"The Kite Runner" by Khaled Hosseini is one of the rare books that leave a mark on you long after you are finished. It is the kind of book you rush to suggest to friends and sing the praises of any time the topic of fiction literature comes up. It has everything -- tragedy, comedy, friendship, love, irony, literary mentions, heroes, villains and the complex in-betweens that are average human lives. It would be impossible for me to review this book without simply gushing about it, so consider yourself forewarned.
Khaled Hosseini made his literary debut with this book. Since that time, it has been slammed, revered, adapted for film and enjoyed by countless readers. The topic matter is controversial, but not as bad as some critics would have you believe.
"The Kite Runner" is written from the perspective of Amir -- a Pashtun Afghan who lost his mother at birth. Amir has a love of literature that he apparently got from his mother, but that seems to disgust his father. His father is a seemingly heroic figure. He is the patron of the needy and the defender of the victim. However, he is also very distant with Amir, something that is later explained, but that I will not give away here. His relationship with his father seems to shape his decisions, though one other relationship is much more important, that which he has with his Hazara servant.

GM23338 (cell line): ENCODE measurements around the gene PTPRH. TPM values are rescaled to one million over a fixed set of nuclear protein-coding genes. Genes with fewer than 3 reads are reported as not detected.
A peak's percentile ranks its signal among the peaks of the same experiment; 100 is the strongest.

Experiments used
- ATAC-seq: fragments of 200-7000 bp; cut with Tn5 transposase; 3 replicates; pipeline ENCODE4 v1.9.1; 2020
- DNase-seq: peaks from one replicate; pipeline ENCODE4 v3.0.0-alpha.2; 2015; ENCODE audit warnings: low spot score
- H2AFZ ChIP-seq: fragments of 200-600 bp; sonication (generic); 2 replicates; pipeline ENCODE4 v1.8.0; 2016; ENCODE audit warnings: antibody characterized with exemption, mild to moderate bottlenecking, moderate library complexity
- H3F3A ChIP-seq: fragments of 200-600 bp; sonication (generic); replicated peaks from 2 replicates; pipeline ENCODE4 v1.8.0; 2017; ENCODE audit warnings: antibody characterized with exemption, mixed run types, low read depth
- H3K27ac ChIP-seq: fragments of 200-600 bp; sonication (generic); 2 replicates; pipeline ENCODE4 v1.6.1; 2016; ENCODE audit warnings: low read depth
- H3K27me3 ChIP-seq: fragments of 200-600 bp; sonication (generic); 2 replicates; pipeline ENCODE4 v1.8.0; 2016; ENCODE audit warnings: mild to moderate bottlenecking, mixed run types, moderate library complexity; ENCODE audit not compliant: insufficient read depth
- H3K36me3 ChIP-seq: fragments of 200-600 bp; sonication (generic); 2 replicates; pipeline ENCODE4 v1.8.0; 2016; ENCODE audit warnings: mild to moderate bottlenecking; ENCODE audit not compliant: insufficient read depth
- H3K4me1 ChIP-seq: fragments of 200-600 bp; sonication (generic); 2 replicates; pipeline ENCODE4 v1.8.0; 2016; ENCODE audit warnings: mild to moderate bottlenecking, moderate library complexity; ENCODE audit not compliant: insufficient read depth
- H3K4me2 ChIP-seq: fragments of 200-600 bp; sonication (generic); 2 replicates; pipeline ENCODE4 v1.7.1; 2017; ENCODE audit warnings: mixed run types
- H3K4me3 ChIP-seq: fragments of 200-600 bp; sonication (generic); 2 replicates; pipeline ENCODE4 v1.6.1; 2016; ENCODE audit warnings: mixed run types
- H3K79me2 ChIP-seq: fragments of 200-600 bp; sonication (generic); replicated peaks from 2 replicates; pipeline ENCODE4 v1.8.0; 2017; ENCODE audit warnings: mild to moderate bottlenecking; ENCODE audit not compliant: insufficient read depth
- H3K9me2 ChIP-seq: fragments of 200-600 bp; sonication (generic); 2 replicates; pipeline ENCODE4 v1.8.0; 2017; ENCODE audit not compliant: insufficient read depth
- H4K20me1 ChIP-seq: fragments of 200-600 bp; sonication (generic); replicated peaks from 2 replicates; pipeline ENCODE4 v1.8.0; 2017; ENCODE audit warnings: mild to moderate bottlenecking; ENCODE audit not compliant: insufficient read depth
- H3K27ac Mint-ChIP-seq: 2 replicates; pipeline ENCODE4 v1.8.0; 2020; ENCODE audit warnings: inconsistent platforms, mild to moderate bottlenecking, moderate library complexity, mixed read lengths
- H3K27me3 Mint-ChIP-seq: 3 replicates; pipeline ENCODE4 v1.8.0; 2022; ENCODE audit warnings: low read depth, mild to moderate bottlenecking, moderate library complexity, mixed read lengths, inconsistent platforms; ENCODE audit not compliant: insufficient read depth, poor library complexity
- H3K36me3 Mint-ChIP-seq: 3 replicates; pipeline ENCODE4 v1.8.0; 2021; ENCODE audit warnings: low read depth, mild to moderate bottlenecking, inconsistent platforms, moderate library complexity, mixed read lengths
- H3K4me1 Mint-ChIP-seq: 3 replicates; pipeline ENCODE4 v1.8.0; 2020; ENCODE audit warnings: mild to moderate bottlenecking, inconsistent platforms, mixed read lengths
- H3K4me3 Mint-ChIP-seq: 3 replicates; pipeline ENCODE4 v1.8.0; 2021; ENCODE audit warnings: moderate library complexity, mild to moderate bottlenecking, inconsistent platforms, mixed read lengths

Hassan is a boy who was born not long after Amir. He is a servant who lives in a hut behind Amir's house, but who is much beloved by Amir's father. Amir loves him too, but is too ruled by his own demons to see this love for what it is. He makes a huge mistake in dealing with Hassan, allowing a tragedy to befall him. This mistake colors the rest of Amir's life. It is a demon that haunts him. Hassan appears to handle his misfortune better than Amir handles his own cowardice.
Later in "The Kite Runner," perhaps the most important character emerges in a young boy who ties Amir and Hassan together again. His name is Sohrab. The book is riddled with the tragedy of war torn Afghanistan. However, the tragedy reaches a crescendo that is entirely unexpected with this boy. There is hope beyond it, as in any good novel, but the shock of it was like being punched in the stomach. That is no mean feat given that more than three-quarters of the emotion-laden novel was already consumed by then.
There is a certain level of horror present in "The Kite Runner." There is one very bad man in particular that raised the hackles of many a critic. Who or what does this man represent? How rude to have him represent Afghanistan or the Taliban. The truth of the matter is that this bad man does not represent Afghanistan or the Taliban, at least to my mind. In fact, Afghanistan is spoken of quite lovingly in "The Kite Runner." The Taliban are not, of course, but they are not represented by this one horrible man. What he represents to this reader is the monster of war that targets children. Let's face it; war is cruel to children. They are already helpless. In any country, in any war, there are wolves that descend on the children. Hosseini created one that is gruesome to the last, but who is not unrealistic and only shows that bad men lurk in every society waiting for chaos to emerge and allow them to take their thrones.